prehensible conundrum was the moon. No matter what it was,
I, the moon-struck slave of Dora, perambulated round and
round the house and garden for two hours, looking through


crevices ia the palings, getting my chin by dint of violent
exertion above the rusty nails on the top, blowing kisses at the
lights in the windows, and romantically calling on the night,
at Intervals, to shield my Dora — I don't exactly know what
from, I suppose from fire. Perhaps from mice, to which she
had a great objection.

My love was so much on my mind, and it was so natural to
me to confide in Peggott}-, when I found her again by my side
of an evening with the old set of industrial implements , busily
making the tour of my wardrobe, that I imparted to her, in a
sufficiently roundabout way, my great secret. Peggotty was
strongly interested, but I could not get her into my view of
the case at all. She was audaciously prejudiced in my favour,
and quite unable to understand why I should have any mis-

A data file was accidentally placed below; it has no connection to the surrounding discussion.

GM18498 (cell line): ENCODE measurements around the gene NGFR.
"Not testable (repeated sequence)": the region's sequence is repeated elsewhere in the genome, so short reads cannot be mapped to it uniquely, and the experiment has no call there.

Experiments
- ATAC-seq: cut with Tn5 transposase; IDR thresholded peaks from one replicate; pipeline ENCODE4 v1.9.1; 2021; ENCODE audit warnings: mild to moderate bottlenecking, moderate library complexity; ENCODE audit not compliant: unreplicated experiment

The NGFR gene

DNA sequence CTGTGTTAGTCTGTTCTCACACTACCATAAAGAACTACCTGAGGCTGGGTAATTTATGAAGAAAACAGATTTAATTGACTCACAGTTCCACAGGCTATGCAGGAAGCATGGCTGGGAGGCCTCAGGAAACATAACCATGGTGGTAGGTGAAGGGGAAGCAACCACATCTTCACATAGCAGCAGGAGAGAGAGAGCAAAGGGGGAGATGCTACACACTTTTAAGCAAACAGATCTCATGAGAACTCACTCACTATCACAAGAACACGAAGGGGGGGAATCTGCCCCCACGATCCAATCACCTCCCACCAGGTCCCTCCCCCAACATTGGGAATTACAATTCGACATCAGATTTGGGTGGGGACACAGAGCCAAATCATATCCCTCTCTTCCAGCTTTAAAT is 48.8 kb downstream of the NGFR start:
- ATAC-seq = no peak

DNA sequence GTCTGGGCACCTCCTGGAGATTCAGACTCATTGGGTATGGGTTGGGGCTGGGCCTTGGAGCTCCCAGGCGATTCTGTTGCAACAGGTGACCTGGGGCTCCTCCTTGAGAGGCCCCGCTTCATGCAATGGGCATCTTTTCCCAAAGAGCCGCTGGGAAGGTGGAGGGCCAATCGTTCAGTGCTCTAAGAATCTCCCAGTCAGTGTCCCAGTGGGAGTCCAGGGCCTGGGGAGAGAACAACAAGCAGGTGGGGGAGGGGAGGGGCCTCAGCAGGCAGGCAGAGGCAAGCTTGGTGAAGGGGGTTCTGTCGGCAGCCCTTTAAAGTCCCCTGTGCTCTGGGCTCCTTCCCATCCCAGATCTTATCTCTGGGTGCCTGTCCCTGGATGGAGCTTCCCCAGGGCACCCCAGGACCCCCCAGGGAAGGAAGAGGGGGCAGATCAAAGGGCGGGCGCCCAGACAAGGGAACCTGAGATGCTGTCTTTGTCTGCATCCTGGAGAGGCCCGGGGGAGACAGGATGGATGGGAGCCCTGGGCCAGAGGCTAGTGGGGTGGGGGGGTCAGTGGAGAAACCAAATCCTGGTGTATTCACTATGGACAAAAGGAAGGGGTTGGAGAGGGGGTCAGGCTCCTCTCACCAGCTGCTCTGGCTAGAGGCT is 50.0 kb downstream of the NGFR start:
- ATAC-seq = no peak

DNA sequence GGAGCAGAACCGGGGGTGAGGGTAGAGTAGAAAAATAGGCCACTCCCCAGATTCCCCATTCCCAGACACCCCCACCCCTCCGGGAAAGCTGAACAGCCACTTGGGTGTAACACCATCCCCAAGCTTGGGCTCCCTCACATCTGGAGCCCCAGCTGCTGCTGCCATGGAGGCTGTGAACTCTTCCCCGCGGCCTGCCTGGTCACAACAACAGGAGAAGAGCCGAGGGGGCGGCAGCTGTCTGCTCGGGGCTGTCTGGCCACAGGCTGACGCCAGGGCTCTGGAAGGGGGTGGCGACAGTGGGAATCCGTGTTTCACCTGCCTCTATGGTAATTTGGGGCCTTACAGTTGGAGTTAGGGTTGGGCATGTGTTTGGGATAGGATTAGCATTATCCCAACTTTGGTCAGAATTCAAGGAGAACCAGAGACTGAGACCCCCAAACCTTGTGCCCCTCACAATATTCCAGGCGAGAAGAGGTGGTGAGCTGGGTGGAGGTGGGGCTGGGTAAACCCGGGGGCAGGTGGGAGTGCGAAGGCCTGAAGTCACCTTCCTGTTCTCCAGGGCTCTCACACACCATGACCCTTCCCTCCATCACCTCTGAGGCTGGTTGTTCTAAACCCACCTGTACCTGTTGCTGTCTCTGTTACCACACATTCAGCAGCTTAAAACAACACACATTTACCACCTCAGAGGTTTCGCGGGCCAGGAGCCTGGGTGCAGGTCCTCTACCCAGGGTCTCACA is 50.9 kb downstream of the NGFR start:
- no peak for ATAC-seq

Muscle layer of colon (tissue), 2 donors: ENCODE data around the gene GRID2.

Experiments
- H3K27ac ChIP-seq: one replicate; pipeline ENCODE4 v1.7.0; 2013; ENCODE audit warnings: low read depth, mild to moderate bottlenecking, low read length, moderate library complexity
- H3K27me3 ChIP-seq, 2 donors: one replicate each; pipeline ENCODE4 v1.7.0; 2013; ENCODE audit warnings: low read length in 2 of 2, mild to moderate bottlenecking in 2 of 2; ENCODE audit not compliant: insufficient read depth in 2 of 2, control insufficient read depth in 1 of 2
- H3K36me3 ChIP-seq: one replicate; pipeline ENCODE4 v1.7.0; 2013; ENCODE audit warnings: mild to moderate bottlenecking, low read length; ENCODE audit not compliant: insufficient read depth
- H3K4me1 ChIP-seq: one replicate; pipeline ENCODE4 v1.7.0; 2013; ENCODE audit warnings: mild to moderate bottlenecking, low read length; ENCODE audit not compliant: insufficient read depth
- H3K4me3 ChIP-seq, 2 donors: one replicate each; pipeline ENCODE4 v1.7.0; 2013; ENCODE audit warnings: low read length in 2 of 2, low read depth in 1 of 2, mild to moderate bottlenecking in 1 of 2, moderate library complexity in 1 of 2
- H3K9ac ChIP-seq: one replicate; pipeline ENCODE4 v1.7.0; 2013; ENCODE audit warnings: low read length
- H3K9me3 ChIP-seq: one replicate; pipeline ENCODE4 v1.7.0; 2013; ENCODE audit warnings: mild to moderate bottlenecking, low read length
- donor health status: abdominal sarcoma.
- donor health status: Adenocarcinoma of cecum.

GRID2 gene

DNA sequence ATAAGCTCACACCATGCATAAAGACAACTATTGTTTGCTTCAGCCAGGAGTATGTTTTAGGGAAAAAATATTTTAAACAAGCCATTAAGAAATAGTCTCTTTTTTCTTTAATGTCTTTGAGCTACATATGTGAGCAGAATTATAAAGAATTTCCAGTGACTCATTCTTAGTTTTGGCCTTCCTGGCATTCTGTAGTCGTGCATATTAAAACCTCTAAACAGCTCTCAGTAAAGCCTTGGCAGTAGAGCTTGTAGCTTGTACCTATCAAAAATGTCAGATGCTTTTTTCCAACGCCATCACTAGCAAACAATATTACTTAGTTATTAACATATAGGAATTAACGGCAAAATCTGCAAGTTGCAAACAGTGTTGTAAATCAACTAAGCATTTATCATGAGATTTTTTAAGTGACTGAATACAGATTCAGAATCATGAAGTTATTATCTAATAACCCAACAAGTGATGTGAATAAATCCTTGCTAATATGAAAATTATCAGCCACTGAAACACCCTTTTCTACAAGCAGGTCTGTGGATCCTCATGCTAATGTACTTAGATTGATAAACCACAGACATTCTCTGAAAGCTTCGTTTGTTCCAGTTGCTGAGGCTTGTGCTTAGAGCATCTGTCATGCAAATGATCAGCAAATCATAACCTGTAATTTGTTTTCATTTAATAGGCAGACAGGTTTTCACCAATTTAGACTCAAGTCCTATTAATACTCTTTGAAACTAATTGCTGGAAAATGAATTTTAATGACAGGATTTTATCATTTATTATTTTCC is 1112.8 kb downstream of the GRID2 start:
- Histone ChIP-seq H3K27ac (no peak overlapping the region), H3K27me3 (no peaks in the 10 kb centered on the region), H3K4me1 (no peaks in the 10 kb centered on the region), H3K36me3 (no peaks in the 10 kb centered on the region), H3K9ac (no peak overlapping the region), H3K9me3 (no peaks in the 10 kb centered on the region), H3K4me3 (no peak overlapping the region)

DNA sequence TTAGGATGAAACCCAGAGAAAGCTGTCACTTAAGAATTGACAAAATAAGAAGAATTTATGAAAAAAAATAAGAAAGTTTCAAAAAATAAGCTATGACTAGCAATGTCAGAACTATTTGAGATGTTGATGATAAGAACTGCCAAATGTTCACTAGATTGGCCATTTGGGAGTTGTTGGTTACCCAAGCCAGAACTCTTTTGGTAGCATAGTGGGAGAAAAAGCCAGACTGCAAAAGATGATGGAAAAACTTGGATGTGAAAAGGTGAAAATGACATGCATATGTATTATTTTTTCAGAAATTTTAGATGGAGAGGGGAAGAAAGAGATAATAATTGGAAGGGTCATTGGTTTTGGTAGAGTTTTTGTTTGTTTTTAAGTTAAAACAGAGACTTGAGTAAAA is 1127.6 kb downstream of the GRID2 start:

givings , or be low-spirited about It. ' The young lady might
think herself well off,' she observed, *to have such a beau.
And as to her Pa,' she said, 'what did the gentleman expect,
for gracious sake!'

I observed, however, that Mr. Spenlow's Proctorial gown
and stiff cravat took Peggotty down a little, and inspired her
with a greater reverence for the man who was gradually be-
coming more and more etherealized in my eyes every day, and
about whom a reflected radiance seemed to me to beam when
he sat erect in Court among his papers, like a little light-house
in a sea of stationery. And by-the-by, it used to be uncom-
monly strange to me to consider, I remember, as I sat in
Court too, how those dim old judges and doctors wouldn't
have cared for Dora, if they had known her; how they
wouldn't have gone out of their senses with rapture, if mar-
riage with Dora had been proposed to them ; how Dora might
have sung, and played upon that glorified guitar, until she
led me to the verge of madness, yet not have tempted one of
those slow-goers an inch out of his road!


I despised them, to a man. Frozen-out old gardeners in
the flower-beds of the heart, I took a personal offence against
them all. The Bench was nothing to me but an insensible
blunderer. The Bar had no more tenderness or poetry in it,
than the Bar of a public-house.

Taking the management of Peggotty*s affairs into my own
hands, with no little pride, I proved the will, and came to a